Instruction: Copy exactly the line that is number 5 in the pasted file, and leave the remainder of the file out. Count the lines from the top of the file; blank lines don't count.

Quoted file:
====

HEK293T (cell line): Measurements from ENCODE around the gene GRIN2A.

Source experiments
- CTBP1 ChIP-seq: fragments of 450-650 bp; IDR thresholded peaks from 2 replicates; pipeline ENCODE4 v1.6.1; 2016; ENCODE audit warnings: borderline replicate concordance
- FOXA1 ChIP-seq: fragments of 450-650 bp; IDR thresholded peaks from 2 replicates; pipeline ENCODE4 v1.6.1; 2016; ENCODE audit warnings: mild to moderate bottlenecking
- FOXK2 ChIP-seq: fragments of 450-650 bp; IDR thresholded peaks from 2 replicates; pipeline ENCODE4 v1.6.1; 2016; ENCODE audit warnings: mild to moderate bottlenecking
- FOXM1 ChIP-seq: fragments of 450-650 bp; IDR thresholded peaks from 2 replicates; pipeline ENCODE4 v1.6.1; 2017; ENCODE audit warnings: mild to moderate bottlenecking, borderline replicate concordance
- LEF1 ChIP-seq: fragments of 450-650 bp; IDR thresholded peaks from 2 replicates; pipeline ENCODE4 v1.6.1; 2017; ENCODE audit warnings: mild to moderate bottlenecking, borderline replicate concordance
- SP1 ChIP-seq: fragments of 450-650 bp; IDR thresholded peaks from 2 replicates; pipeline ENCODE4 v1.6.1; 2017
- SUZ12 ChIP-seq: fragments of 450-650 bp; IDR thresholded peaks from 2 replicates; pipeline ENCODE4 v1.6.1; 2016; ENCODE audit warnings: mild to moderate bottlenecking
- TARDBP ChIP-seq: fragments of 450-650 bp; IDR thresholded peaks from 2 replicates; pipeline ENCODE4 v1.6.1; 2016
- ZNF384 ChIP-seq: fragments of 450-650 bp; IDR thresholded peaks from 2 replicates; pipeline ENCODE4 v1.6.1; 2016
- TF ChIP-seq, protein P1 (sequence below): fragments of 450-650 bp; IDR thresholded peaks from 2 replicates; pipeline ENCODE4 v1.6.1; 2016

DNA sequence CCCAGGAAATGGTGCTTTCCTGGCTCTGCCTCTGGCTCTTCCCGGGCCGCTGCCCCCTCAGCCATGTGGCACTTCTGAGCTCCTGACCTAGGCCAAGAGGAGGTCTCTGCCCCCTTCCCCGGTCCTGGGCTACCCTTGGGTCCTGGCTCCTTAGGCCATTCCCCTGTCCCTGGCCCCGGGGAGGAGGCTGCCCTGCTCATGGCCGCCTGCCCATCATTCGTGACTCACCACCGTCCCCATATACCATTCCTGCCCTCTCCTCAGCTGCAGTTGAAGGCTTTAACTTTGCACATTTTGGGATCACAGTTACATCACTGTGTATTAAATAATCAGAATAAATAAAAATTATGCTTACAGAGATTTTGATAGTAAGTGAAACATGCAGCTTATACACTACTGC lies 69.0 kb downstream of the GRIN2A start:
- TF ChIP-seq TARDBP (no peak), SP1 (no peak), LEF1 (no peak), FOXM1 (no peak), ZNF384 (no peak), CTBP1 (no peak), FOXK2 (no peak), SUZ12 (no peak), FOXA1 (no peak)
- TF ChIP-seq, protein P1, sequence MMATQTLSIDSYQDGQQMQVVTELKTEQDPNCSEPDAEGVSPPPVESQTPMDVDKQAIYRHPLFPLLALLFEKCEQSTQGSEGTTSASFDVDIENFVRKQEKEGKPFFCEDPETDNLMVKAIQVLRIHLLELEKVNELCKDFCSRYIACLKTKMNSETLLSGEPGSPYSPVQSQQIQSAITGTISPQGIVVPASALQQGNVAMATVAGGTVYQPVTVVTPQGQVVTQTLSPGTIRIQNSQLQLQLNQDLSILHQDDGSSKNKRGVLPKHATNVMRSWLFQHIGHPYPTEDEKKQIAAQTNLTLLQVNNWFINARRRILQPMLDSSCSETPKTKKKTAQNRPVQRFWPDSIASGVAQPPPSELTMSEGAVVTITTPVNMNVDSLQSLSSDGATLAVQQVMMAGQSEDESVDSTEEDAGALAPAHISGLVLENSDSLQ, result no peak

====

- FOXK2 ChIP-seq: fragments of 450-650 bp; IDR thresholded peaks from 2 replicates; pipeline ENCODE4 v1.6.1; 2016; ENCODE audit warnings: mild to moderate bottlenecking